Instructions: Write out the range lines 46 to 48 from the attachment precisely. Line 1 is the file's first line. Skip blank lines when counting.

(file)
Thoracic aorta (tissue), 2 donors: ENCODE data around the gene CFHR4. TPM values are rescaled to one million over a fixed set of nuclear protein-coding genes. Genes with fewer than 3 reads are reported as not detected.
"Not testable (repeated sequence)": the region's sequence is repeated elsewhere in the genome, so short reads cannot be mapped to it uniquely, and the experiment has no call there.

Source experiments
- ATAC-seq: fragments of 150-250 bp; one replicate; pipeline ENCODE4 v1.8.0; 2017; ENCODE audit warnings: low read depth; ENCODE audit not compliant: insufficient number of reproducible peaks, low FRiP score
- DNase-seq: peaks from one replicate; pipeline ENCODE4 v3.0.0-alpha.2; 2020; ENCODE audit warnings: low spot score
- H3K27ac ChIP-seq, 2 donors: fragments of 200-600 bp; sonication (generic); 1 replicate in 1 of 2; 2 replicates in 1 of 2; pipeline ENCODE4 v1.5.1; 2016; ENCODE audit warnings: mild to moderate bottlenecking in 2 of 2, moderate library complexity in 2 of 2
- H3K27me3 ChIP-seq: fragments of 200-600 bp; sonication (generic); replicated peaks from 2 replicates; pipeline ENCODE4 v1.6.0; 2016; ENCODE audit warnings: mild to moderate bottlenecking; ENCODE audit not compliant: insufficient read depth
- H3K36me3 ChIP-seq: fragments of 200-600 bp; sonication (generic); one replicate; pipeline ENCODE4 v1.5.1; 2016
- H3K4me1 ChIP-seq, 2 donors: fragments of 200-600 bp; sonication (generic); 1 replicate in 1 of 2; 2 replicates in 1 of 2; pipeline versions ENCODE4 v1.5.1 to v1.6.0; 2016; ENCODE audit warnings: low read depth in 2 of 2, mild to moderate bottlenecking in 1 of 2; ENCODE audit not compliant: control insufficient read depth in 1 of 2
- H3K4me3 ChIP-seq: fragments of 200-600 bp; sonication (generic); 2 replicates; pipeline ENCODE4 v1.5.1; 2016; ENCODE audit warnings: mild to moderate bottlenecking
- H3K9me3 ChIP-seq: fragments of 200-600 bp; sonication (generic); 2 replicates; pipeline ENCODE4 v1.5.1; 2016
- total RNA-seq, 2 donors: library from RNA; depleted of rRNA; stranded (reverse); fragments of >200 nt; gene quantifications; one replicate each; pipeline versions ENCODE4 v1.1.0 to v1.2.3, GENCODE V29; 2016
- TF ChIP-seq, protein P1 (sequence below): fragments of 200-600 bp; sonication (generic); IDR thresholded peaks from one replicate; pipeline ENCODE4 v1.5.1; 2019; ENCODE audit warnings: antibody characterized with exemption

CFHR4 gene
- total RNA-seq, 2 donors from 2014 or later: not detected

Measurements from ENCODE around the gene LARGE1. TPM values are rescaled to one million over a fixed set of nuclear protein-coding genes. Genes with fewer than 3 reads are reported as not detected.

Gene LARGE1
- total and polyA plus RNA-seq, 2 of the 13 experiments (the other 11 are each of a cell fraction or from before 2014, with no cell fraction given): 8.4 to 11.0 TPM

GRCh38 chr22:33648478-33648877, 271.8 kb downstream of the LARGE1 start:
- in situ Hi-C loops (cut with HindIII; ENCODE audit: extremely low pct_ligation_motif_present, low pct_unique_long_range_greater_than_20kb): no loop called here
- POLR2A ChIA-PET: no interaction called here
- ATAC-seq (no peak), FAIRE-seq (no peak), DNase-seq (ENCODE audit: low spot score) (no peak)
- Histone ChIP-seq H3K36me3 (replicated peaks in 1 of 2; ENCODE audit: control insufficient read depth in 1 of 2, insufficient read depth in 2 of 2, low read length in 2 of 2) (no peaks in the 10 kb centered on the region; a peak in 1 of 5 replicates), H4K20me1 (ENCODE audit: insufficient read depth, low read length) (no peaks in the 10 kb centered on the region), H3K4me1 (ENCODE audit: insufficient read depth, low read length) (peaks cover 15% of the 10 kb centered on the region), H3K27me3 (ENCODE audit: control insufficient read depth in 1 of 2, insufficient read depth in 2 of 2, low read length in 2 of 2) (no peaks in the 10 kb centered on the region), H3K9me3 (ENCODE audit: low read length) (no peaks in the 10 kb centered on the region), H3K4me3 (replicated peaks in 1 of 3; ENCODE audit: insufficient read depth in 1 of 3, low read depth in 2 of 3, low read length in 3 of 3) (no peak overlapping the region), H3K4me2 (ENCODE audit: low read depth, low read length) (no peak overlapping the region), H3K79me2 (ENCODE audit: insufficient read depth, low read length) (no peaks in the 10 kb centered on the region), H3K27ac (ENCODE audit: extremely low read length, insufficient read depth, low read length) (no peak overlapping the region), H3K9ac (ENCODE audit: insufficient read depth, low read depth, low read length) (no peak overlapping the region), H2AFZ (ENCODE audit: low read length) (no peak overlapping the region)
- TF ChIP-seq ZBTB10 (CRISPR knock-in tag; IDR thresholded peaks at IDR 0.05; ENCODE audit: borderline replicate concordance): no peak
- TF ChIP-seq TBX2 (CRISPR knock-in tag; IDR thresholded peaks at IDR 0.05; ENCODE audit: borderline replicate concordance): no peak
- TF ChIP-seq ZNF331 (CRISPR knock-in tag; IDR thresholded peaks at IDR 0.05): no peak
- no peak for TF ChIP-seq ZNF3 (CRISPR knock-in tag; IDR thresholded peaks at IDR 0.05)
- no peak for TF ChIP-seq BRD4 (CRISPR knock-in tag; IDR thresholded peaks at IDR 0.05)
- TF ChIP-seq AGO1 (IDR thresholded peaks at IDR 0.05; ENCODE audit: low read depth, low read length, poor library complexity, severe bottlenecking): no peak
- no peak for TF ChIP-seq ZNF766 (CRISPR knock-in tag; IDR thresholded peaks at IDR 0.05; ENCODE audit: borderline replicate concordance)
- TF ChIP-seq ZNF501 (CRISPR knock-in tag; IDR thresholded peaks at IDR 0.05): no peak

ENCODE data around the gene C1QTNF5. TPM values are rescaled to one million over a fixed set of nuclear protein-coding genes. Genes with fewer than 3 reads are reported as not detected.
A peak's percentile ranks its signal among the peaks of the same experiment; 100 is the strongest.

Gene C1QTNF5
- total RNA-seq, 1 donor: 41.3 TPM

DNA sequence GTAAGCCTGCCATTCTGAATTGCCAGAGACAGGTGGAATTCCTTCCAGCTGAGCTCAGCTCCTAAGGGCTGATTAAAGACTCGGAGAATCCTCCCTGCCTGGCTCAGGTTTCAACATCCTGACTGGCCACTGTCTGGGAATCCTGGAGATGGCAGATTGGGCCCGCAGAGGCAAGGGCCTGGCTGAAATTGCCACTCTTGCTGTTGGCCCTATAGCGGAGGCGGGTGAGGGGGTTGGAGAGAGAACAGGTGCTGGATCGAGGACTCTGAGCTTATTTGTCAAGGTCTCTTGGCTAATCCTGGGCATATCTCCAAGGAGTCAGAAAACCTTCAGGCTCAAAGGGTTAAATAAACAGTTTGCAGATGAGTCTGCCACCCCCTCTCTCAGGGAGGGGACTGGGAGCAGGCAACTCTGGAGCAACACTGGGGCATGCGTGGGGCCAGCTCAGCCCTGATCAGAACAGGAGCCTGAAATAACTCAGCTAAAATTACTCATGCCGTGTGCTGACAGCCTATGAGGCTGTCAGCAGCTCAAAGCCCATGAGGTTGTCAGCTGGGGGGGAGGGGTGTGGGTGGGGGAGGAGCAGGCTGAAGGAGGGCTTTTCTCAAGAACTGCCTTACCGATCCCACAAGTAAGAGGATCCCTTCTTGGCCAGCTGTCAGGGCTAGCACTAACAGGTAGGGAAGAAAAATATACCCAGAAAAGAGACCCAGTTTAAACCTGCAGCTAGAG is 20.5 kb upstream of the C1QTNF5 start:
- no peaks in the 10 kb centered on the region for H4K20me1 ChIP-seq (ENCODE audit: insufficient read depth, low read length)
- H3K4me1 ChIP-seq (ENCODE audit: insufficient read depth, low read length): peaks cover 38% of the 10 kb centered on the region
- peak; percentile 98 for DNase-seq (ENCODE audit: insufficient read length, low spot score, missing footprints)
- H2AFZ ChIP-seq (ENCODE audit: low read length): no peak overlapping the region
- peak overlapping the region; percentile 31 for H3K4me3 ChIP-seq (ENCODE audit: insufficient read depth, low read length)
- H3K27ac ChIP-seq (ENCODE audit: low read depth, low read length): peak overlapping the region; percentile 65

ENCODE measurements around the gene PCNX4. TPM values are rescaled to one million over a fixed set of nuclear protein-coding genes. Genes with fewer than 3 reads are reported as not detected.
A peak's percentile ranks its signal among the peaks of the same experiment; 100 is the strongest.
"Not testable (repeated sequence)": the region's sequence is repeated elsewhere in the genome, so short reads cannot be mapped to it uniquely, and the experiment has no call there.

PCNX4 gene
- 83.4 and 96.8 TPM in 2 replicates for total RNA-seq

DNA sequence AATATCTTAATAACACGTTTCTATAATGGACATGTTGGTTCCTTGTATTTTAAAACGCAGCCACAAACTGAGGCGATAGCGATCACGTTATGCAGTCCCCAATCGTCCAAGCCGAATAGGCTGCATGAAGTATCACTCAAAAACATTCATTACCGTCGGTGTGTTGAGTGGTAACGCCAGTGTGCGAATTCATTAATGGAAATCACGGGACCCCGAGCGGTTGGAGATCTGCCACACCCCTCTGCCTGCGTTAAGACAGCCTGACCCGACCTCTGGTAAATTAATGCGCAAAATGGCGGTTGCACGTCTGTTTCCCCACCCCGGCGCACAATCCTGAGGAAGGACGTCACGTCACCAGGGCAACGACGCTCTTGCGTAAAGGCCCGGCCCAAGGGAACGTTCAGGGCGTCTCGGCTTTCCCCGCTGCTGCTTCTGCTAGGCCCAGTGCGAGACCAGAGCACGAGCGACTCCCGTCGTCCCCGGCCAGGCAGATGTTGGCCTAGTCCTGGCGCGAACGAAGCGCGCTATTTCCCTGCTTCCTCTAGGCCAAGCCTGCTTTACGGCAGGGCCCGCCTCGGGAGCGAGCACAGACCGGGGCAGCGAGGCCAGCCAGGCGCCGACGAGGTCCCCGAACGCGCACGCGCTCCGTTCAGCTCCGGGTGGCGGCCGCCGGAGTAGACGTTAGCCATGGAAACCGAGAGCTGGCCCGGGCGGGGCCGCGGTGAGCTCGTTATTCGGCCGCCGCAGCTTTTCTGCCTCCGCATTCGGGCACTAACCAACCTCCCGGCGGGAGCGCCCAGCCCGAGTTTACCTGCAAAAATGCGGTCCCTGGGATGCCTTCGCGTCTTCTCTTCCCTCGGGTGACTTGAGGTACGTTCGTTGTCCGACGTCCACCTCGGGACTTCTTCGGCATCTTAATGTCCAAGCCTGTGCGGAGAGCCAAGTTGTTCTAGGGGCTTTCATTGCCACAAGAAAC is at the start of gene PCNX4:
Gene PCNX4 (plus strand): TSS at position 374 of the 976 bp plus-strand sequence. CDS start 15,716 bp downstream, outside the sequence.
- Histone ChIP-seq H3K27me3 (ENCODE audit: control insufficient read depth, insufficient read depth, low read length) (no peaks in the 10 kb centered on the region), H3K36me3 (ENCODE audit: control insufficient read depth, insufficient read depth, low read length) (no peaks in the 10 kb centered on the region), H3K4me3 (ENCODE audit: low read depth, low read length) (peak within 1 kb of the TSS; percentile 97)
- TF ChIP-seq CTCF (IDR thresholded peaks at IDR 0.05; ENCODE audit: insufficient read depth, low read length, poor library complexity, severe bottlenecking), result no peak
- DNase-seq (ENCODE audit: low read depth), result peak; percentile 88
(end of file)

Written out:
PCNX4 gene
- 83.4 and 96.8 TPM in 2 replicates for total RNA-seq

DNA sequence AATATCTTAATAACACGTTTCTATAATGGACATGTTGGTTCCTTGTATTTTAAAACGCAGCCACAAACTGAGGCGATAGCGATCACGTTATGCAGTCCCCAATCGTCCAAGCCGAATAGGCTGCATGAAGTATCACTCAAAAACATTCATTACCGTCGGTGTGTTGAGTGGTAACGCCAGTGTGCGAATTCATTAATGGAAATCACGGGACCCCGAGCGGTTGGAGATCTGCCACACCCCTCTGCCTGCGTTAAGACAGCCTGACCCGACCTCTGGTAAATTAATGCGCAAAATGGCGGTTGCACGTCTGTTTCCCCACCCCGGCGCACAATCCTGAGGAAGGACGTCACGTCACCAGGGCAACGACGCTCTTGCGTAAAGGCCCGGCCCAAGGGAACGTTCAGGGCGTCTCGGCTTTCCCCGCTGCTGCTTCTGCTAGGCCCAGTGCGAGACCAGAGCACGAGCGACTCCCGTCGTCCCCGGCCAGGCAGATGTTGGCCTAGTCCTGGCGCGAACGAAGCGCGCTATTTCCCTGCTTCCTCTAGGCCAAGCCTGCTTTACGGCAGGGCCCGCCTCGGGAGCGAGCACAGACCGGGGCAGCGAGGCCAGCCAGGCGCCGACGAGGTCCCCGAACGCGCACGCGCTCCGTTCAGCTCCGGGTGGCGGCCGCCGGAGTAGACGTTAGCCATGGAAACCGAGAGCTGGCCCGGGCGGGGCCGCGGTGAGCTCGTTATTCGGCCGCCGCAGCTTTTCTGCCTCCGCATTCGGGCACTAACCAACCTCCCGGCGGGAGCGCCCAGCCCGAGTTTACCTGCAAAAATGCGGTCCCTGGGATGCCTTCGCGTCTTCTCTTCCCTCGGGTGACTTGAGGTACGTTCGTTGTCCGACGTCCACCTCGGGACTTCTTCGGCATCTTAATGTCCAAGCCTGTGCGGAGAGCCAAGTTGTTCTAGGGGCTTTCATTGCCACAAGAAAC is at the start of gene PCNX4: